By Jonah McKeow
The Archdiocese of San Francisco is pledging to comply with the city and county public health orders barring indoor public Masses and limiting outdoor services, including funerals, to 12 people.
City Attorney Dennis Herrera sent a letter June 29 to the archdiocese’ lawyer, ordering the archdiocese to cease-and-desist from indoor public Masses and giving it one day to comply.
“Upon reviewing the reports of multiple San Francisco parishes holding indoor Mass over the last few weeks, the Health Officer has concluded that the Archdiocese is putting not only its parishioners but the larger community at risk of serious illness and death,” the letter said.
The archdiocese told CNA today that it has made a good-faith effort to comply with the city’s public health guidelines, despite some occasional confusion and last-minute changes to the city’s public health orders.
“Our intention has always been to conform to what we understand to be the City orders and timelines,” the archdiocese said, noting that the city’s orders have been constantly changing throughout the pandemic, sometimes on short notice, the archdiocese said July 2.
Indoor gatherings are not currently permitted in San Francisco, but outside religious services and funerals are allowed with a 12-person limit, ABC7 reports.
The San Francisco archdiocese covers the city and county of San Francisco, as well as San Mateo and Marin counties.
The letter laid out several complaints the city had received about parishes around San Francisco holding indoor Masses.
According to the letter, Archbishop Cordileone had informed all parishes that they could resume public Mass June 14.
Dr. Tomas Aragón, the county public health officer, subsequently informed the archbishop that “he planned to issue a revised order that would allow for larger outdoor services and general indoor services…limited to 12 attendees, subject to safety and social distancing protocols, which would be effective June 29.”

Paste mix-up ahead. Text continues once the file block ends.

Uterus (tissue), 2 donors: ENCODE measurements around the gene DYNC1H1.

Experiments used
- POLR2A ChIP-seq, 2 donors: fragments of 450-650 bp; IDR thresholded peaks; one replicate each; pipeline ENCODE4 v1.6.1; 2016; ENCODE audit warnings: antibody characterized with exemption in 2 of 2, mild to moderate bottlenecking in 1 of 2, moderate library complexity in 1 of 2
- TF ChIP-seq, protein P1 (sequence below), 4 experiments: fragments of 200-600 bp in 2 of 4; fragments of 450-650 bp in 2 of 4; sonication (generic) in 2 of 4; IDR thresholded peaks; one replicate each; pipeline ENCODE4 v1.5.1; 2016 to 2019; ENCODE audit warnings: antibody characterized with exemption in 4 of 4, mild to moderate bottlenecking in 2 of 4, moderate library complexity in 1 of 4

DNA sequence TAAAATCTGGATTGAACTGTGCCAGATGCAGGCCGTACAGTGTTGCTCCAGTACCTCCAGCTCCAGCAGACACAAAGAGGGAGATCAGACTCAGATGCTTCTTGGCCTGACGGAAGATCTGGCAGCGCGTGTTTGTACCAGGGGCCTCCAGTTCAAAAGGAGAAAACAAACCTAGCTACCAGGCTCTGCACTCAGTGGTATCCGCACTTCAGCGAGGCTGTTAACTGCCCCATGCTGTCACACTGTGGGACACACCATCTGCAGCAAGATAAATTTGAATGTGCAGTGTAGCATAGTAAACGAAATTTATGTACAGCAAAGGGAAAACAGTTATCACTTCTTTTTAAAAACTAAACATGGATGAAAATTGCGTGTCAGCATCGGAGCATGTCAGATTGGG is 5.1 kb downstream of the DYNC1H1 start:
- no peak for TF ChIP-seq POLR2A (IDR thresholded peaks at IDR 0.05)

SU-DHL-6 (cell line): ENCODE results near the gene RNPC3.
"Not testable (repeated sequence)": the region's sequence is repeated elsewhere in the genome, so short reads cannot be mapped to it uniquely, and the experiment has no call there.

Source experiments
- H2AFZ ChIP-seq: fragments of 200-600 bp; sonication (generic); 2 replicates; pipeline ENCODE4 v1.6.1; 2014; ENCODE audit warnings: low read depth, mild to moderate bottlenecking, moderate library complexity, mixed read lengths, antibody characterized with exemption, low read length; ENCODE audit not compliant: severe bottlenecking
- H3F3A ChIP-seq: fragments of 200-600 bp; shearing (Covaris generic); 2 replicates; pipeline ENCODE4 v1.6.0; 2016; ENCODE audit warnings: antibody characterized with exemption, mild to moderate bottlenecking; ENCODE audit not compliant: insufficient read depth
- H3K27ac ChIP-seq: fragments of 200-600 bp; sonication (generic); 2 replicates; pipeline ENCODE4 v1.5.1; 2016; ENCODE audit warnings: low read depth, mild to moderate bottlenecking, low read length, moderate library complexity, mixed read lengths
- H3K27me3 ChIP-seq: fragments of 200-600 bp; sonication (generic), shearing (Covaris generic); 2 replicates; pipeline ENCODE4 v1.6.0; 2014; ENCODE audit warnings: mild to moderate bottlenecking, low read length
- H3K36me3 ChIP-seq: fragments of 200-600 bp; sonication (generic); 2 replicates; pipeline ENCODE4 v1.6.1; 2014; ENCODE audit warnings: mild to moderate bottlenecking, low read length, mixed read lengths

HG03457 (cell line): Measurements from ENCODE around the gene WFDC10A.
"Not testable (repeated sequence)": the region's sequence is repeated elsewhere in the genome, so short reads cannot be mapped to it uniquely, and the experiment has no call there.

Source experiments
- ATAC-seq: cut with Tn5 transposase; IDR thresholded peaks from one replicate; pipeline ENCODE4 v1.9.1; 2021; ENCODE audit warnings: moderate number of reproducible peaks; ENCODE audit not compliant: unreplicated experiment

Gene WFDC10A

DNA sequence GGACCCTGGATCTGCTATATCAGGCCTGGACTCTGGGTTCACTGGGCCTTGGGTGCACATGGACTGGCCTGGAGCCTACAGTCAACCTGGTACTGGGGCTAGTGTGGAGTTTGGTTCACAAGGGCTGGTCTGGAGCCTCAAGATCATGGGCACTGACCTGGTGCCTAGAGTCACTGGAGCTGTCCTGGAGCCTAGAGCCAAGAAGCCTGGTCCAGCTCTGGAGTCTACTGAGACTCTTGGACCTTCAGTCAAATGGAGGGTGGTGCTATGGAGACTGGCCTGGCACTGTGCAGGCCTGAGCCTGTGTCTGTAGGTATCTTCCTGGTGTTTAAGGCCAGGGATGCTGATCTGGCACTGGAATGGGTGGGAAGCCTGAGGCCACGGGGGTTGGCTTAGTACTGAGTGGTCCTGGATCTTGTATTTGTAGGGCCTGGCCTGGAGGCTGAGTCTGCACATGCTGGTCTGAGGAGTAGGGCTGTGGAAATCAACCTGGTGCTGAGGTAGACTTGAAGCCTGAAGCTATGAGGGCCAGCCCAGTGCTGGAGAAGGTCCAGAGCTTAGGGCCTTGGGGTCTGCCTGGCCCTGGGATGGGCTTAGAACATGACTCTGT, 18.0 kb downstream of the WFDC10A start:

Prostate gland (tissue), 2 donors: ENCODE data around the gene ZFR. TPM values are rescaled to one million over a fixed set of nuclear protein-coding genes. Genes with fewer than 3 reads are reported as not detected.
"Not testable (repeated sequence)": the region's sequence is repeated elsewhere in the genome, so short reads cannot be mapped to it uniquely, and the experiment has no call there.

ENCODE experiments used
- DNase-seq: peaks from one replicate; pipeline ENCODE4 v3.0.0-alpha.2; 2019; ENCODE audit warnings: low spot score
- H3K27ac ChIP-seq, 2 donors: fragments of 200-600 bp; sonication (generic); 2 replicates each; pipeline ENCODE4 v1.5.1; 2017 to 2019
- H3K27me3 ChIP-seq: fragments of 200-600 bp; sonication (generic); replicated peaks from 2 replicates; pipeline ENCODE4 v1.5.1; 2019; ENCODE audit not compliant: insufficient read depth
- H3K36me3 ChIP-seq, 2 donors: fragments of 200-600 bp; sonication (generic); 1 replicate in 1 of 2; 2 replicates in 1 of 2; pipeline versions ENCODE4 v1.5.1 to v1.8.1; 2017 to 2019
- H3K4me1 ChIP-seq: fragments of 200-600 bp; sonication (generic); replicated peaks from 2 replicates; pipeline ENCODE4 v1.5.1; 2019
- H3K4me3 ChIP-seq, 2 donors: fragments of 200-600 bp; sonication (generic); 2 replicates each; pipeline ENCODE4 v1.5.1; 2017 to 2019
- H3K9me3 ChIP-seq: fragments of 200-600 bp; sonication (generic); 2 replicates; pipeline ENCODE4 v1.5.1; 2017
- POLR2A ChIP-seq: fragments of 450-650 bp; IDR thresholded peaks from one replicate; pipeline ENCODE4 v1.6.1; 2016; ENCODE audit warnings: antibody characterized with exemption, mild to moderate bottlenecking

Aragón later informed the archdiocese, on June 26, that such a revised order would be delayed.
A lawyer for the archdiocese sent a letter to the City Attorney’s Office June 30 saying that Archbishop Cordileone has now notified his priests “that the order limiting religious services to outdoors with no more than 12 people remains in force with appropriate social distancing and face coverings.”
One of the examples the City Attorney’s letter cited as a supposed example of a congregation flaunting the public health rules was a complaint that alleged that a priest from Star of the Sea Parish “led a procession on June 8 without wearing a face covering.”
The letter cited the blog of Father Joseph Illo, Star of the Sea’s pastor, and a picture he posted June 13 of a Eucharistic procession in San Francisco.
In a July 2 email to parishioners, Father Illo disputed the letter’s characterization of the procession, which he said actually took place several years ago. The image first appeared on his blog during May 2016.
Illo said his parish will comply with the city’s orders, in obedience to the archbishop. But he lamented what he sees as an unjust application of the city’s orders.
“Dozens of people eat at restaurants on the streets around my church, without masks. The mayor addresses hundreds of people in a protest at City Hall, many of whom wear no masks. And the city is telling my church that we cannot have a gathering of more than 12 people, outside, for an activity that is specifically protected by the Constitution?” Illo wrote in his July 2 email to parishioners.
For its part, an archdiocesan spokesperson told CNA that they were surprised by the City Attorney’s letter.
“We have initiated contact to help decision-makers understand the nature of our religious services, the sizes of our churches and the care with which the California bishops have taken to plan very safe reopening of our churches for public Masses – when Public Health officials permit,” a statement from the archdiocese to CNA reads.
Archbishop Cordileone is currently seeking a meeting with “a senior city official” to discuss further “the nature of our religious services and how to fairly apply City policies to religious services,” the archdiocese concluded.